Exterior siding adds substantial aesthetic value to your Oakland County home, lowers the utility bill, and keeps the weather out. Siding can last up to five decades, but only if its installed properly, after which it begins to rot. Rotting of the exterior wood is common, even amongst the best of houses. All it takes to turn the solid lumber to mush is warmth, water, and of course, the wood. Unfortunately, exterior siding doesn’t have to be very old to be attacked by the rot fungi.
Improper sealing, poor drainage, and poor circulation are the major causes of rot — basically, anything that makes it possible for the wood to absorb water. It doesn’t matter how well-maintained your Michigan house is, you will have to deal with the problem of rotten exterior wood at some point. Not to worry though, rotten exterior wood is relatively easy to repair unless it affects a supportive column, post, or any other major structural item where safety is compromised.
Locating the Rot
Rotting occurs when part of the wood that makes up the exterior siding of your home absorbs water. With that in mind, it’s extremely easy to locate the rot. However, that depends on the nature and extent of the rot. Look for parts of the exterior where drainage is likely to be a problem. Sometimes, items such as plants could block circulation. In general, target areas that don’t drain well.
Touch to look for soft spots; you can even try to push susceptible areas with a screw driver and see if it goes through. Wood that is close to dirt, masonry, or concrete is susceptible to rot. Horizontal wood or wood that is part of a joint also tends to rot more often. Cracking paint is also a major indication of rot. You should also look for areas that look green or are generally darker than the rest of the house as it is also an indication of organic growth.
The rot must be removed for any repairs to be done. Removing the rot can be an easy or difficult task, depending on the extent of the damage. If the problem isn’t widespread, the rot can be easily removed with simple tools such as a flat head screwdriver, a chisel, or a claw hammer. You can use a die grinder or any other appropriate power tool to remove the remaining rot. The repair material needs to be applied on a dry surface for it to work, so make sure that everything that seems abnormally wet is removed.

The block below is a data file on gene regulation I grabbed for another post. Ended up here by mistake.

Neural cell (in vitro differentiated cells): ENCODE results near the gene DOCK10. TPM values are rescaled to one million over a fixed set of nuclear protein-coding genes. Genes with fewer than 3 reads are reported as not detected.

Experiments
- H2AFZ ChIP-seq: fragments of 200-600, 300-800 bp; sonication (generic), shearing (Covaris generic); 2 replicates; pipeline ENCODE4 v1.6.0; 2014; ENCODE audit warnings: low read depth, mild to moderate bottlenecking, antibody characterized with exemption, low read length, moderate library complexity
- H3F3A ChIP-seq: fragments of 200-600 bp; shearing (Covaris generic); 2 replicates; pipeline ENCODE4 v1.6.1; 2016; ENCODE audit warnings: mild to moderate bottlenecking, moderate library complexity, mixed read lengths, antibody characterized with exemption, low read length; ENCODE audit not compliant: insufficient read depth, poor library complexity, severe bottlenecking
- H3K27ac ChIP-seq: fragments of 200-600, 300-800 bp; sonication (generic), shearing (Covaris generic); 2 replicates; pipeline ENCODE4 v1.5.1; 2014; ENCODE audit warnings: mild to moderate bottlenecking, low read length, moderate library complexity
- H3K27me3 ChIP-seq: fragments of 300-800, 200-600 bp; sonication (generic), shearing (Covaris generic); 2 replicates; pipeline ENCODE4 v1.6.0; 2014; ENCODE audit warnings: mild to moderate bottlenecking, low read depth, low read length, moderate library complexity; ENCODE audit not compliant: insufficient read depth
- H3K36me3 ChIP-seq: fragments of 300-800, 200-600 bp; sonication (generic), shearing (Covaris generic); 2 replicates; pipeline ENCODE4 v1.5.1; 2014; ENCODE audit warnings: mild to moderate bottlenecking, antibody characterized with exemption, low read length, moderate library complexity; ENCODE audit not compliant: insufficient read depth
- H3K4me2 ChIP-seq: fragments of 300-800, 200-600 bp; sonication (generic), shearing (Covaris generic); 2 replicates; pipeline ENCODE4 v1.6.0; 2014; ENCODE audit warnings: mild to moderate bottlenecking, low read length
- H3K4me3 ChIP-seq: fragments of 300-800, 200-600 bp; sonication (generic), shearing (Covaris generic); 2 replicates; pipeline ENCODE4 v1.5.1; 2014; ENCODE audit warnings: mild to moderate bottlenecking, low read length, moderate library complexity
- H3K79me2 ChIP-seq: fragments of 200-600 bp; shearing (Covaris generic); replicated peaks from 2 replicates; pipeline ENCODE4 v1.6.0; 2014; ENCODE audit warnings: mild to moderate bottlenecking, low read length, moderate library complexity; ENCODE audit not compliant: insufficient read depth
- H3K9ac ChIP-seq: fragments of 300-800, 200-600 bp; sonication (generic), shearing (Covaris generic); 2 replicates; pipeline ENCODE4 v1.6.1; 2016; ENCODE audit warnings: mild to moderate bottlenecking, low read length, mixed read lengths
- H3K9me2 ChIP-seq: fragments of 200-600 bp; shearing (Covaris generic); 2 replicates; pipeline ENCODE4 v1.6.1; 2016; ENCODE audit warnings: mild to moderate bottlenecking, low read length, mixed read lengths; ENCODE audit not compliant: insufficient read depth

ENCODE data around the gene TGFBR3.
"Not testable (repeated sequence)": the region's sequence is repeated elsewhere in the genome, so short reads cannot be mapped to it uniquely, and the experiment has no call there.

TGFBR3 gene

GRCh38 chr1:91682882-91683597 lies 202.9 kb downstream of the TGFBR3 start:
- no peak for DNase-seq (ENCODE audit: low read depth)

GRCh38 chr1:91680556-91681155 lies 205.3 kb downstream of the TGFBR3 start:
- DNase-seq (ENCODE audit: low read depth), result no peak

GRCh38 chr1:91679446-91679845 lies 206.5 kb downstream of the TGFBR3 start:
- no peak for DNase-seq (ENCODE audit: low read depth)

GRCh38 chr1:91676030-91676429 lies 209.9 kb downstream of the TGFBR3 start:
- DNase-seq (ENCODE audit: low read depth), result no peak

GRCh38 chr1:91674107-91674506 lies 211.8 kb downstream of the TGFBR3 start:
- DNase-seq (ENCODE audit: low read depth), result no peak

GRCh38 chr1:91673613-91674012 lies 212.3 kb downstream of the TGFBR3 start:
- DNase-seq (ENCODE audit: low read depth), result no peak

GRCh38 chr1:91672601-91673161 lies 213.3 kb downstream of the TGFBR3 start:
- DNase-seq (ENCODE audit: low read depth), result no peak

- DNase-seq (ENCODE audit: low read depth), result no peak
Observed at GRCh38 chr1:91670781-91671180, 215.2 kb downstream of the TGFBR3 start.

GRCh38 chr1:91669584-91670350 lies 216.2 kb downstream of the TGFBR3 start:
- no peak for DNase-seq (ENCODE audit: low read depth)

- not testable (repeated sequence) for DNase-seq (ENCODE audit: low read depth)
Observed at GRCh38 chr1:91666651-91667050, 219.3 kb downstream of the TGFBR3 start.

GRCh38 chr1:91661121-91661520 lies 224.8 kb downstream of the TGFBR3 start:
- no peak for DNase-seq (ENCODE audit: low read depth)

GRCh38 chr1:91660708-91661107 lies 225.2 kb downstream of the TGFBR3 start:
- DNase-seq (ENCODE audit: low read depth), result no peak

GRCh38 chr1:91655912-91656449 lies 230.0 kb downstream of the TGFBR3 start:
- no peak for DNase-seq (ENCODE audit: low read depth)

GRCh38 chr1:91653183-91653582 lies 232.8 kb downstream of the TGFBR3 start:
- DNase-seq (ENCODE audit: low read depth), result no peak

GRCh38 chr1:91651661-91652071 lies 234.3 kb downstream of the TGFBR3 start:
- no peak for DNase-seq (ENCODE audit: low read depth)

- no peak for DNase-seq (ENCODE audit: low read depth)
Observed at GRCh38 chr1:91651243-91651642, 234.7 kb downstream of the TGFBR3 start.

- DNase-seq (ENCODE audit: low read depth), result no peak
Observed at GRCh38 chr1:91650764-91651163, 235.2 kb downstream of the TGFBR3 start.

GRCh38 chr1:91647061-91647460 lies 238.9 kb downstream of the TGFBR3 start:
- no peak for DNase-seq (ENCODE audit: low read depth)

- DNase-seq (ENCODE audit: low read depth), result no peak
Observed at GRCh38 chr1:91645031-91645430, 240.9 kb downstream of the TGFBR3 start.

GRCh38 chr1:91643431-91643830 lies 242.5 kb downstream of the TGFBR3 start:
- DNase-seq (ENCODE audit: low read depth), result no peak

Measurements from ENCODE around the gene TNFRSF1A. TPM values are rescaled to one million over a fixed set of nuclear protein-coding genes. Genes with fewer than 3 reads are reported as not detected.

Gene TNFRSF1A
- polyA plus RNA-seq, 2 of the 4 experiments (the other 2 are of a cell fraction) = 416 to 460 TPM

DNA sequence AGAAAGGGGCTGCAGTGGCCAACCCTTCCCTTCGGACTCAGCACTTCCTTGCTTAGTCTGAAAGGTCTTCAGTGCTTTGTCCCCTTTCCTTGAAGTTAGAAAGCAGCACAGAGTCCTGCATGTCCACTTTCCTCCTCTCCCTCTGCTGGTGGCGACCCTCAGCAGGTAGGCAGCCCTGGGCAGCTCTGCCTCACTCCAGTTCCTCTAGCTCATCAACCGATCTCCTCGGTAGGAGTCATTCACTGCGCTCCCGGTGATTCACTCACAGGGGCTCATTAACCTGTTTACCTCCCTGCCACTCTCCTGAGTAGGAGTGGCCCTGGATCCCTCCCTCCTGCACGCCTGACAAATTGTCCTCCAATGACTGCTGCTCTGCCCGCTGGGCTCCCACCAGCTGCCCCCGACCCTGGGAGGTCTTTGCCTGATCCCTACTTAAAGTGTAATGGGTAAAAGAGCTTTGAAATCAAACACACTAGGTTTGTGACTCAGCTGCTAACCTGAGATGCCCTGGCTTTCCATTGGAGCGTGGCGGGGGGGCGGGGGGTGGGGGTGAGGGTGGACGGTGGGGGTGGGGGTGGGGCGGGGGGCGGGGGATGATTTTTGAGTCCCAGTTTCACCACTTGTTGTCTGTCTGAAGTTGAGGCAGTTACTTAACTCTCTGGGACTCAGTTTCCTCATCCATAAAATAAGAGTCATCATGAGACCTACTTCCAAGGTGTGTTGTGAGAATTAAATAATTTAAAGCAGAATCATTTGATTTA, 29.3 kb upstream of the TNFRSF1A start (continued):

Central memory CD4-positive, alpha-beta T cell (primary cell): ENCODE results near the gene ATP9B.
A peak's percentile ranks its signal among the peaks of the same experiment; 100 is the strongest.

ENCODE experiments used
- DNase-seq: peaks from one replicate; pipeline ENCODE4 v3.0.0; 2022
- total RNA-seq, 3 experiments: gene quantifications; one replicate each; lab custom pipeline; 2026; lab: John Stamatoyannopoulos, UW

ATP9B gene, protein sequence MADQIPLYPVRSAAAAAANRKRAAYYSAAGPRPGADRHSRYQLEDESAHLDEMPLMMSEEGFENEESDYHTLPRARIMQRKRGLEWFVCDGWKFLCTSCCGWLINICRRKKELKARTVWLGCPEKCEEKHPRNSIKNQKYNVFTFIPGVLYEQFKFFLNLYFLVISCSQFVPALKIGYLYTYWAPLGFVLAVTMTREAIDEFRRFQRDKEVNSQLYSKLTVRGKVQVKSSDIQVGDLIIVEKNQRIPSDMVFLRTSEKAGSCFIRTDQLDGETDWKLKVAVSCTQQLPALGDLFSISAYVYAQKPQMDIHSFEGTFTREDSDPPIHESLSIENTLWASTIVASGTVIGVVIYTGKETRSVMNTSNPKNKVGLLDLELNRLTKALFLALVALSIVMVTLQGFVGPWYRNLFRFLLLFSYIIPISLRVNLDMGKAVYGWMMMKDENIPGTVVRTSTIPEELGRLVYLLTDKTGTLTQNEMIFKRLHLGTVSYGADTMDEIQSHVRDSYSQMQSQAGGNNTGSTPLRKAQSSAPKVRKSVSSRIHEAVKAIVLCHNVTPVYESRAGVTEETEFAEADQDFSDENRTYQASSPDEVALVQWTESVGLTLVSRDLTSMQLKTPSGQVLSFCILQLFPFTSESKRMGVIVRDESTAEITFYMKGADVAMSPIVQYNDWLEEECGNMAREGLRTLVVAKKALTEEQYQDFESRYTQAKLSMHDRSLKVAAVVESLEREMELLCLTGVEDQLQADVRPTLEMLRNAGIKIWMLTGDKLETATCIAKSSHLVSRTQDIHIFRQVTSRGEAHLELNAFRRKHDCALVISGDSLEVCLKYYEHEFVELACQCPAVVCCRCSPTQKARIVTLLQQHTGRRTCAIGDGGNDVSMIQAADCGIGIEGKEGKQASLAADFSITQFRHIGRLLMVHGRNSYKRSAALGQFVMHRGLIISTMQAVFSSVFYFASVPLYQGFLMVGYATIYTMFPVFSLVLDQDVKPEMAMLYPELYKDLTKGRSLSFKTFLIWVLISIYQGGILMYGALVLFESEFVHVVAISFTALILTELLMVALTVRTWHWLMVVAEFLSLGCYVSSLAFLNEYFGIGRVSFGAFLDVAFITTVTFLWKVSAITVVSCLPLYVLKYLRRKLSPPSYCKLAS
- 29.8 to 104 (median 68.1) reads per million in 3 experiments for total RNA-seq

Prepping the Surface
You can use an epoxy primer to prepare the damaged surface for repair, just paint it over the area you want to fix. There are wood products that are made specifically to deal with the fungi or rot, you can apply some of that to the damaged surface. Applying wood hardener on the damaged surface before repair also helps. If you want to increase the lifespan of the remaining wood, drill some holes into it and inject wood preservative.
Before you embark on the actual repairs, take as many steps to protect the remaining wood from rot as you can. There are so many products that can be used to do that, just make sure that you give each product sufficient time to dry before you can apply the next one. Undamaged wood needs to be protected throughout the repair process since its exposed.
Epoxy wood filler is one of the best rotten wood fillers there is. As a result, epoxy wood filler is the most commonly used material when it comes to repairing exterior wood that has been attacked by rot and fungi. But if you are planning on using epoxy filler to repair, there are a few things you need to keep in mind. First, you have a limited time to do your repairs before the filler hardens. The epoxy must also be mixed with its catalyst so that it becomes chemically active. Also, you have to wait until the epoxy cures before you start using it.
It only takes about 24 hours for epoxy to cure and become ready for use, do not touch uncured epoxy with bare hands. Heat can expedite the curing process, so you need to factor in the weather component before you start your repairs. Use a putty knife to build a form to shape the epoxy to fit the certain parts of the wood. After you are done with this part, apply a fresh coat of paint as an extra layer of protection.